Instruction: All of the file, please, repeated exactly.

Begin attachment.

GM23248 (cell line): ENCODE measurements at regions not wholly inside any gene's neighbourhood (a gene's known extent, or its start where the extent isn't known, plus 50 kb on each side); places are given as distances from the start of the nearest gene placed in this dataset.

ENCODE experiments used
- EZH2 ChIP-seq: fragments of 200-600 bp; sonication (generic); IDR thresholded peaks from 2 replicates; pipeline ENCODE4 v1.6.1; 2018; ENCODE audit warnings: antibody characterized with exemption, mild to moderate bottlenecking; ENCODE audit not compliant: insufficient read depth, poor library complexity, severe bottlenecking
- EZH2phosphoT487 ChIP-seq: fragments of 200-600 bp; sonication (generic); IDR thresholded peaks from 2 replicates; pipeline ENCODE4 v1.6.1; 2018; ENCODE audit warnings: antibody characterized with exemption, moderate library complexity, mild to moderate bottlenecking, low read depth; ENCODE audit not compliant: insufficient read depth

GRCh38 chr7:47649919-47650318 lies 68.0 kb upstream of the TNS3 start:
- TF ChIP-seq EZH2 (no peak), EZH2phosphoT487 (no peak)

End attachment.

GM23248 (cell line): ENCODE measurements at regions not wholly inside any gene's neighbourhood (a gene's known extent, or its start where the extent isn't known, plus 50 kb on each side); places are given as distances from the start of the nearest gene placed in this dataset.

ENCODE experiments used
- EZH2 ChIP-seq: fragments of 200-600 bp; sonication (generic); IDR thresholded peaks from 2 replicates; pipeline ENCODE4 v1.6.1; 2018; ENCODE audit warnings: antibody characterized with exemption, mild to moderate bottlenecking; ENCODE audit not compliant: insufficient read depth, poor library complexity, severe bottlenecking
- EZH2phosphoT487 ChIP-seq: fragments of 200-600 bp; sonication (generic); IDR thresholded peaks from 2 replicates; pipeline ENCODE4 v1.6.1; 2018; ENCODE audit warnings: antibody characterized with exemption, moderate library complexity, mild to moderate bottlenecking, low read depth; ENCODE audit not compliant: insufficient read depth

GRCh38 chr7:47649919-47650318 lies 68.0 kb upstream of the TNS3 start:
- TF ChIP-seq EZH2 (no peak), EZH2phosphoT487 (no peak)